In Memoriam . 1 February 2015

written earlier this year and dedicated to Jess Autumn Bannon and Alexis “Leki” Gotts:

She died not two weeks after you. I was beside myself again, and you were back, weighing on my mind. I wanted to write sonnets to my dead. Instead, I worried about whether my gum disease was aging my arteries, while picking at my skin in a mirror.

I could hear you mocking me from behind the bar. But you really grabbed life by the horns and even at the end, you made me wish I had the balls to choose as quickly.

Jess Autumn Bannon photographed by Sean Rayford
Jess Autumn Bannon photographed by Sean Rayford

She didn’t choose to die like you did. But she chose the drug that did the dying and I was still here with my mirror and my fear.

You and she–I gravitated to in much the same way, or was it you both that gravitated to me? How do you talk about being bummed that realistically the planet seems to have taken a turn in the wrong direction and you don’t see a way that things will ever be remedied, and you’re not even sure flossing will fix your gum situation, and I wish I could live my life or die my death like you much less be stuck in my own mind-Limbo.

Well, I won’t be stuck anymore. I’m gaining momentum. Your memoriam is my motivation. Remembering what my real dreams are. Don’t be nostalgic, just find your daimon, your true self, and then–Simplify. Don’t get caught up with worry or the details, just speak clearly and confidently. Focus on the present achievable task and then move on without judgment. Find fulfillment with little victories. Be content in this moment, which is all there is.

You both have left us here on earth. Perhaps Jupiter with her storms and rage is

Leki, Alexis Gotts, of Wet Nuns and BabaNaga
Leki, Alexis Gotts, of Wet Nuns and BabaNaga

where you reside now, just bumping into her for the first time. I bet you guys throw a raucous party.

I’ll let you both rest now, as an earth-walker I’m gonna stick to confiding in my cat and admiring children and learning to let go and have faith. It suits me better.

 

If you are experiencing depression and find you are considering suicide or don’t know how to continue living your life, please reach out to a friend or one of these resources. You are somebody. Don’t lose hope. “Your story isn’t over yet.” Your life is worthwhile, not only to you, but to the rest of us:

 

Your Story Isn’t over Yet – Project Semicolon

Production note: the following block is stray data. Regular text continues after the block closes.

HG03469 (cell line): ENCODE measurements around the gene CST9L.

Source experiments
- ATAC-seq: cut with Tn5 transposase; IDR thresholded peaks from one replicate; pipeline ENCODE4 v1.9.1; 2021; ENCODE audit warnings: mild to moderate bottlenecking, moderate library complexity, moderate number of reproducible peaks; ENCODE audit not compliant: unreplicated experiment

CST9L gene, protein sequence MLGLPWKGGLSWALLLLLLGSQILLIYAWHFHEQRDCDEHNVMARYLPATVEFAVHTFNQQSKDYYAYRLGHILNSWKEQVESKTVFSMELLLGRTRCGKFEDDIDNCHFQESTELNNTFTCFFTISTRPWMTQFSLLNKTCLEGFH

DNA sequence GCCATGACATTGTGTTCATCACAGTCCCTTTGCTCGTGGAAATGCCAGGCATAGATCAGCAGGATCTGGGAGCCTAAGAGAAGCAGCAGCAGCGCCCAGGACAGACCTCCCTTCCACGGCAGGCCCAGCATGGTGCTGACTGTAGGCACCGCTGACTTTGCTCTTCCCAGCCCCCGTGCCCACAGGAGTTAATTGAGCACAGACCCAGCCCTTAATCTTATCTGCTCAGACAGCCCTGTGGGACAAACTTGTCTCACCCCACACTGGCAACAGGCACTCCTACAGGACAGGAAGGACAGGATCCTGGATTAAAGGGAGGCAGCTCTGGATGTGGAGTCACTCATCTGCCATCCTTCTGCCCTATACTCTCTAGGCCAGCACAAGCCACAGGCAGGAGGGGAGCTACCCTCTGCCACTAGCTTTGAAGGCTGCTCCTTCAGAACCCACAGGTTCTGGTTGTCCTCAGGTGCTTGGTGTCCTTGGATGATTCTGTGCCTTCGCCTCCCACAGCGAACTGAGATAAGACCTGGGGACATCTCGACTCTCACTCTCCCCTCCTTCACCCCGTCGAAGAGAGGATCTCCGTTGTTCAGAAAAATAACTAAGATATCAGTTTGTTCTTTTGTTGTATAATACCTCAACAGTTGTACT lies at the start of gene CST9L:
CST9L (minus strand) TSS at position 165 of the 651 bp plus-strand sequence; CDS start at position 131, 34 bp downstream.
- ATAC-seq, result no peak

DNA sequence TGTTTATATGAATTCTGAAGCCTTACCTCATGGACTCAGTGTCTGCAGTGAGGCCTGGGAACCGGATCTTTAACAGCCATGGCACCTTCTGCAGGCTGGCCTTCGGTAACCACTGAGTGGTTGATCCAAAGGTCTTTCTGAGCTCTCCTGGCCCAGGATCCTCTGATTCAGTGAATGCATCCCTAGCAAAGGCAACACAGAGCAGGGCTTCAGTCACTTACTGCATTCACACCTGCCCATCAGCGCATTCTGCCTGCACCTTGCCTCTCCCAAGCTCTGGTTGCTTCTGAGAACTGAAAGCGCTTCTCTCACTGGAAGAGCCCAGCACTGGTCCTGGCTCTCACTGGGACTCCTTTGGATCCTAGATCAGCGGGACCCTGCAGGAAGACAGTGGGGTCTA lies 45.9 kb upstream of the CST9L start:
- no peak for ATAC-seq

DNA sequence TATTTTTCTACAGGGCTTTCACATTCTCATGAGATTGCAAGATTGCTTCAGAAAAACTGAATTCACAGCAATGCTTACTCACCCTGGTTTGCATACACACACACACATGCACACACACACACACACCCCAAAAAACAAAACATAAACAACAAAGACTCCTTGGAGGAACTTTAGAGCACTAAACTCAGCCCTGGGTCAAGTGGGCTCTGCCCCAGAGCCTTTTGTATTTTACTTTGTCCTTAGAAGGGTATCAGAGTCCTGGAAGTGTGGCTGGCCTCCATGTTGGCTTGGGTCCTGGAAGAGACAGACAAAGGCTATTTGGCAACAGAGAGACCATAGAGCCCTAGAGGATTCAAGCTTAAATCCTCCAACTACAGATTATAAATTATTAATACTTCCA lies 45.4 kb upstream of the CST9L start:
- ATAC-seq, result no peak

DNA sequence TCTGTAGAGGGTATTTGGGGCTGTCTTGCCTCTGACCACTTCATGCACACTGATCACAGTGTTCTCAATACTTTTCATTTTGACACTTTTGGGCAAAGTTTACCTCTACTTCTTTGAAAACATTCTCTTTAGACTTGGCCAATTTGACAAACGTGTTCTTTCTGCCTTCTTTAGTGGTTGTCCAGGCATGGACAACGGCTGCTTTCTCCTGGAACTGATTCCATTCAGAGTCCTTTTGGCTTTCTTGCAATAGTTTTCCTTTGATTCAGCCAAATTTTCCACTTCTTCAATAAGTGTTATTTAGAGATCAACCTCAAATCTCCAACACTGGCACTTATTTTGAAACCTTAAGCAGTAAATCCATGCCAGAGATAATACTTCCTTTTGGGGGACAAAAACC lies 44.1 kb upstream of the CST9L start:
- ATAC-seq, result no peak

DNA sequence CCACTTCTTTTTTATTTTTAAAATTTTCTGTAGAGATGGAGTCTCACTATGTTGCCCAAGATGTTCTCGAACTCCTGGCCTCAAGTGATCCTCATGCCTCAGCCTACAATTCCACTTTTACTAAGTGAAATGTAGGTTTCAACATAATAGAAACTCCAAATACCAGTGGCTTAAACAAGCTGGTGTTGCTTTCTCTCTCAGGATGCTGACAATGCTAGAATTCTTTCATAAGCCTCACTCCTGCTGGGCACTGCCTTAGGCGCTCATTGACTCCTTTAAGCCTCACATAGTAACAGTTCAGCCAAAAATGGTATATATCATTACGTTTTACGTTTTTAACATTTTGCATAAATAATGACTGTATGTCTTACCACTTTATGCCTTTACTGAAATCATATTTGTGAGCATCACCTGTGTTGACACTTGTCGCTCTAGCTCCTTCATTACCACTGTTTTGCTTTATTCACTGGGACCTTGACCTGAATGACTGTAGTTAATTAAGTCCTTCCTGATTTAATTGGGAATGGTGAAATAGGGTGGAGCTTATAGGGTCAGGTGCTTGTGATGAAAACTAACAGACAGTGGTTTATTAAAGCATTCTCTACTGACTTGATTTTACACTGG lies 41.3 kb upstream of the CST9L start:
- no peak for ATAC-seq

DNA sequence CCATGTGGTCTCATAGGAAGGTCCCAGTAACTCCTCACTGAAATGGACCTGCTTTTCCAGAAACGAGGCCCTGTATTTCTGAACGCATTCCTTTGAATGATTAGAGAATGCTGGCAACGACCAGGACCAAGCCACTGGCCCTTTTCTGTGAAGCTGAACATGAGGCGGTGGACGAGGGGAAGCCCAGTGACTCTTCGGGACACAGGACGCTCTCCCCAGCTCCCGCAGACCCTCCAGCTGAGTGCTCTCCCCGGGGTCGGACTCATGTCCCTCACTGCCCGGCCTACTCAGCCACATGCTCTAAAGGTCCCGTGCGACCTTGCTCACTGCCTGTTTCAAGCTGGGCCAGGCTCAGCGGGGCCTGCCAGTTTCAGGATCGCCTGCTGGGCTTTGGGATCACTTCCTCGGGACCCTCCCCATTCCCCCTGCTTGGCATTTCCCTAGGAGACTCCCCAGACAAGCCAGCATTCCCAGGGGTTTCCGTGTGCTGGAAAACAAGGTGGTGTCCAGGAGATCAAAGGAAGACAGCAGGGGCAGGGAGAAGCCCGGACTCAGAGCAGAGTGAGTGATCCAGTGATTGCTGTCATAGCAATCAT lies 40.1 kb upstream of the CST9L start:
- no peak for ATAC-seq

Save

US National Alliance for Mental Illness (NAMI)

NY Times on suicide

A great article on what suicidal depression feels like

“Requiem for a Dream” Aaron Swartz’s story in the New Yorker

excerpt from IRIS . 3 September 2015

IRIS is book I of Regulars, the novel manuscript I’m working on, told from 3 points of view – Iris, Jude, and Bazza. The entirety of Regulars is set in a dive bar, called the No. 9, at least, that is what I’m attempting. There’s a lot of flashback.

with no further rambling…

IRIS

EdouardManetYou live a long or a short while, depends on how you look at it, and what day it is, and what’s going through your head. That is to say we are never fully experiencing anything, until we relive it in our memories, and then it is usually a warped recreation checkered with delusions and imagination. The things we create through passion, grief, or over-drinking. We overstimulate ourselves even in the quietest of moments where we might find peace. In fact, this is one of the only places peace lives, and we avoid it with the meandering of our mind-sight—peering through opaque iced glass or foggy rearview mirrors.

I like to look at old movie stubs and go back there to each time and place—each date, matinee with a friend or lonely late-night double feature. Sometimes I can’t even see the face of the person sitting next to me in the dark—just a flash of their laughter or a heavy cloud of tension. Like in a dream, when you sense that the other in your dreamworld is your best friend, even though you don’t really know that face or you never see the person clearly.

It’s like that in my dreams all the time—when I’m having a nostalgic exploration christian-schloe-a-midsummer-nights-dreamof something that never happened. Maybe I wanted it to, or maybe it was a fear—but at some point I look at my dream companion’s face and I realize I don’t know this person. Sometimes their face morphs into another person’s. Sometimes this individual is a stranger. Or perhaps not; I must know him from somewhere. Can we create whole new people to inhabit our dreamscapes?

Even waking life feels unreal. —No, I’m not one of those people that supposes: Maybe this is all a dream and someday we’ll just wake up. No, perhaps my sense of it all is more like my life is a film, an old projector flickering on and off on the screen in my head. With new scenes being set up and shot all the time. I must have an endless archive of film reels up there, taking up rooms and rooms. Sometimes to make more room, I lock up some doors forever.

Don’t get me wrong—I don’t feel like we all have a script and it’s destined to be played out. I don’t believe in any of that. I believe in me, and in my head, I could be a great star, or at least a likeable character in an interesting story. That’s why I am trying to think about it more this way instead of less. I am trying to be an actress in the film of my own life, saying the right things and having the moment be the most enthralling thing going on. It’s the only way I can find right now to get through it.

 

 

Stay tuned for more Regulars teasers. If you’re into that.

art credit: (1) Edouard Manet – The Bar at the Folies Bergere
(2) Christian Schloe – A Midsummer Night’s Dream